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Summer is winding down, and the first days of school are finally upon us. For many families, that means camping out at the local bus stop so their kids can hitch a ride to their first day of school. However, when it comes to school bus safety, you might find yourself wondering: why don’t school buses have seat belts, and are they safer without them?

How safe are school buses?

When it comes to hitching a ride to school, riding the school bus is the safest way to go about it. In fact, the NHTSA reports that while four to six school-age children die each year on school vehicles, school buses are the safest vehicles on the road. Additionally, the NHTSA says that children are 70 times more likely to get to school safely than traveling by car. 

While such statistics are impressive, it’s important to note what makes school buses safer than other cars. A lot of it comes down to how school buses are designed. Unlike other vehicles on the road today, school buses offer better crash and rollover protection, HowStuffWorks reports.

That’s because they use “compartmentalization,” which includes spacing seats close together. Additionally, school bus seats feature high, energy-absorbing backs. These seats are designed to prevent children from being tossed around in a crash.

Why most school buses don’t have seat belts

As safe as school buses are, it’s important to note that most school buses don’t have seat belts. While seat belts are an absolute necessity in most cars and have been since 1968, that’s not always the case with school buses. Why is that? It’s because seat belts just aren’t necessary for school buses.

“There is no question that seat belts play an important role in keeping passengers safe in these vehicles. But school buses are different by design, including a different kind of safety restraint system that works extremely well,” the NHTSA explains.

And that safety restraint system? It’s all in how school buses are designed. In fact, remember that term compartmentalization? It’s why school buses don’t have seat belts. “Through compartmentalization, children are protected from crashes by strong, closely-spaced seats that have energy-absorbing seat backs,” the NHTSA added.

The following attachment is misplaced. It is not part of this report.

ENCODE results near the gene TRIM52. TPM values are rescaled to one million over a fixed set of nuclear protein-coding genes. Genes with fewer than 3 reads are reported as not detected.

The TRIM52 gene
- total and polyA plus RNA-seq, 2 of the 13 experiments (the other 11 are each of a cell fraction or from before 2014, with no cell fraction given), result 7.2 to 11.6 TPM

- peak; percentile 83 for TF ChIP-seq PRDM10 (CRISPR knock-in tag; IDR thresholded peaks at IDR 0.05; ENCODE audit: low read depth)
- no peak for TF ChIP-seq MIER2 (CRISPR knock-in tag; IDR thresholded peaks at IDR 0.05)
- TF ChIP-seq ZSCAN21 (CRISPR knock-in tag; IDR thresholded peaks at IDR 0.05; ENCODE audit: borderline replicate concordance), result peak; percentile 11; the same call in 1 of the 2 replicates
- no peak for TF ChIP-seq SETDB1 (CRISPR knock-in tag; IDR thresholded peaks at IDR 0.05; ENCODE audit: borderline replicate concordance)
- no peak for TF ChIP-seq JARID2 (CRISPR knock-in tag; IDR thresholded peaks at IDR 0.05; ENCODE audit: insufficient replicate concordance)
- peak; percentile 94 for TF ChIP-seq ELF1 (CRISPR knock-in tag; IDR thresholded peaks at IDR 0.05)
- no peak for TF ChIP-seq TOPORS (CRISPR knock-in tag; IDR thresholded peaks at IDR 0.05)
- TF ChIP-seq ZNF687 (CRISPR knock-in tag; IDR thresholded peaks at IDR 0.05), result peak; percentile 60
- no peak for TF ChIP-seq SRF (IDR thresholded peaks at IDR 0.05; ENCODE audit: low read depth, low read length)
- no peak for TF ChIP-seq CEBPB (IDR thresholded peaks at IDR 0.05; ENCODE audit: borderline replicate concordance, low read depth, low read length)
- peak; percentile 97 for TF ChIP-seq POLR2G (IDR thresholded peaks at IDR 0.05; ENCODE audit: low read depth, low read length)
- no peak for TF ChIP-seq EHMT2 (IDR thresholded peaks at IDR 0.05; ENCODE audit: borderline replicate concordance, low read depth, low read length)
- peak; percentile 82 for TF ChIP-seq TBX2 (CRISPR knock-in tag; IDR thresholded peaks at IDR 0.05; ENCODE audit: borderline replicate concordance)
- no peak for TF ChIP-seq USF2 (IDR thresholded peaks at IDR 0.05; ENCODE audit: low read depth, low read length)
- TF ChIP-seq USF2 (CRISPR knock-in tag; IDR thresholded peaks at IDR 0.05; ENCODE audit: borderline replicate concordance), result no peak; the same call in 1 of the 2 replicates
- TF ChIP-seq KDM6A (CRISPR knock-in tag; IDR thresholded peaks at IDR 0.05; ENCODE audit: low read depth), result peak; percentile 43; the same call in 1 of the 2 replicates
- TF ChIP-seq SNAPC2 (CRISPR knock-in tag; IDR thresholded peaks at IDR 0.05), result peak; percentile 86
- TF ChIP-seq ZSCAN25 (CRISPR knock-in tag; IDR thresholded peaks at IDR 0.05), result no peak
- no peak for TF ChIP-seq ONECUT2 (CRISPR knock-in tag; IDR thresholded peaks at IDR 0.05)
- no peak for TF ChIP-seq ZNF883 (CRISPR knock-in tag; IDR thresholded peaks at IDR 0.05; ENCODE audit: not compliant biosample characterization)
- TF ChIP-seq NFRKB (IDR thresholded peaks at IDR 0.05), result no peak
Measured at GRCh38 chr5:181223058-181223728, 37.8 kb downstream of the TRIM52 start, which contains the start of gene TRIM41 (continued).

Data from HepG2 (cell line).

However, while most school buses don’t have seat belts, some do. In fact, the NHTSA requires that small school buses or school vehicles with a gross vehicle weight rating of 10,000 pounds or less be equipped with lap or lap/shoulder belts. 

Now is the time to talk to your kids about school bus safety

Chances are, you’ve spoken to your kids about the importance of wearing a seat belt. With the first days of school quickly approaching, now is the time to talk to your kids about school bus safety. While that likely won’t include buckling themselves in, Safe Kids recommends following these tips when talking to your kids about school bus safety:

Not only should your child know where their bus stop is, but they should also be taught to stand at least three steps back from the bus stop. Once the bus has arrived, talk to your kids about waiting to board the bus until it has come to a complete stop. 

Next, talk to your kids about boarding and exiting the bus. Not only should children board the bus one at a time, but they should also use the bus’ handrails. Finally, once on the bus, children should always remain in their seats. 

Are school buses safer without seatbelts?

School buses are designed with your child’s safety in mind. And while they may not come readily equipped with seat belts, the NHTSA reports that’s OK